What is CBD, and why is it universally accepted while THC is not? In the age of lightning fast fingertip information, an idea, discovery, or revelation can be proliferated almost as fast as it was conceptualized. The danger comes into the scene when our brains strive to understand these multi-faceted type problems, by simplifying them into a generalized label-based form. The Marijuana Plant is no exception to this rule. As the race ensues to classify and label this new titan of industry, the medical professionals and politicians do their best to try to keep up.
The medical marijuana industry is a perfect example of when the slow turning gears of the government, meet the fast paced information based world of health, science, and technology. Throw a little recreation vs. criminalization in there, and you have a multi-level situation on your hands. The marijuana plant, according to the federal government, is classified as a dangerous Schedule I drug with no medical value. On the other hand, the single molecule THC is recognized as an anti-nausea compound, and appetite booster, with little to no abuse potential, making it in that form only, a Schedule III drug. Since the plant is the only natural form of the molecule, how does that add up to different?
Yet before we even have THC figured out, here comes the new kid on the block, and his name is CBD. The difference between the two is the fact that the marijuana plant itself has over four hundred elements; the CBD compound is the only one that is legal in all fifty states. The reason being is that it has no psychoactive or mind-altering properties, since it does not affect the brains’ cannabinoid receptors. Although on its own it has been found to positively influence a multitude of healing properties such as eradicating tumors, or working as an anti-inflammatory, results being several hundred times better than aspirin. When studies have combined THC with CBD, it has been found to reduce the paranoia, and anxiety associated with THC. The CBD has a neuroprotective ability that is said to adversely combat the negative neurotoxic effects left by THC.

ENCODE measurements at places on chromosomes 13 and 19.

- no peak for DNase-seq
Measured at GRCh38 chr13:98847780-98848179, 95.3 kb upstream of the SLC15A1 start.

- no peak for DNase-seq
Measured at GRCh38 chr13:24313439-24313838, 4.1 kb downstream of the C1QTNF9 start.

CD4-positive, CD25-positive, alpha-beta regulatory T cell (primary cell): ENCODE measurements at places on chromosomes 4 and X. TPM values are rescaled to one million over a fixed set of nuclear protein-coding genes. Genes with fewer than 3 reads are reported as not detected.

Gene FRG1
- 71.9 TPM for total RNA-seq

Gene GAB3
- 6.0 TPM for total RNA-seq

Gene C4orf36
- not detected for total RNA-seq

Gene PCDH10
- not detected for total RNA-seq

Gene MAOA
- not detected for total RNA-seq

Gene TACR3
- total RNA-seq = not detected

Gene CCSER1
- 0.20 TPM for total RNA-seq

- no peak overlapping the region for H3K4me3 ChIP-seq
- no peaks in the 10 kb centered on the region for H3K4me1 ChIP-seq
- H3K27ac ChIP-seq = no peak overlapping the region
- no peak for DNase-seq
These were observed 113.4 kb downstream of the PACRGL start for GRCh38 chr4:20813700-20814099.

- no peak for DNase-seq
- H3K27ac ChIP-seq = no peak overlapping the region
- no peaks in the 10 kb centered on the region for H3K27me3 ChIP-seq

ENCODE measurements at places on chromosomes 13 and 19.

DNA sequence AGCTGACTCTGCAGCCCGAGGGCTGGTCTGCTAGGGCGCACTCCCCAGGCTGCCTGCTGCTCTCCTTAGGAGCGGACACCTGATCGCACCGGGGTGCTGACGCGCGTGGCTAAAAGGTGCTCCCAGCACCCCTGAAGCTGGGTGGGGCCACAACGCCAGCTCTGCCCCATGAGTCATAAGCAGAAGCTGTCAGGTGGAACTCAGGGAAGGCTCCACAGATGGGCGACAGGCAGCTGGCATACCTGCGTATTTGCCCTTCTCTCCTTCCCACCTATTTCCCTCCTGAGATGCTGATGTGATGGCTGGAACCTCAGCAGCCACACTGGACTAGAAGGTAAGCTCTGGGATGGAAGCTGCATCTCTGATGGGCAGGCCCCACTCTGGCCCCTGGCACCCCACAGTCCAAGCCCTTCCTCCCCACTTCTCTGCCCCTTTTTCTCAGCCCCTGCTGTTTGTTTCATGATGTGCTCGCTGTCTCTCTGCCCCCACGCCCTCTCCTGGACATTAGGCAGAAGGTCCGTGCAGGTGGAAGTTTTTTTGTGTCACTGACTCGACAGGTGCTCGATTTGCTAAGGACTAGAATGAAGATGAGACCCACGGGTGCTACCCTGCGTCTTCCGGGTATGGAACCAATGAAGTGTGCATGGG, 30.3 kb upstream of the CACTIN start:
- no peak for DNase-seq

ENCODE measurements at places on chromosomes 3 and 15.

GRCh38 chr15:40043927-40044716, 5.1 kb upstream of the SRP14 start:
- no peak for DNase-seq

While research on this industry is still in its infancy, it is plain to see how complicated this can get when one tries to convert scientific understanding into legislative law. The isolated molecular compound of THC is labeled safer than the plant containing CBD, yet the element of CBD might be the very thing keeping THC safe in the first place. Here’s the catch, the only way CBD can be extracted is from the plant itself. In turn, saying the plant itself is dangerous, while the individual molecules are less so, as the laws suggests, is lacking in thought maturity. As is much in life, we must adhere to the limitations of our time and wait patiently while more information is gathered, and minds are changed.
Written by: Dylan Lenz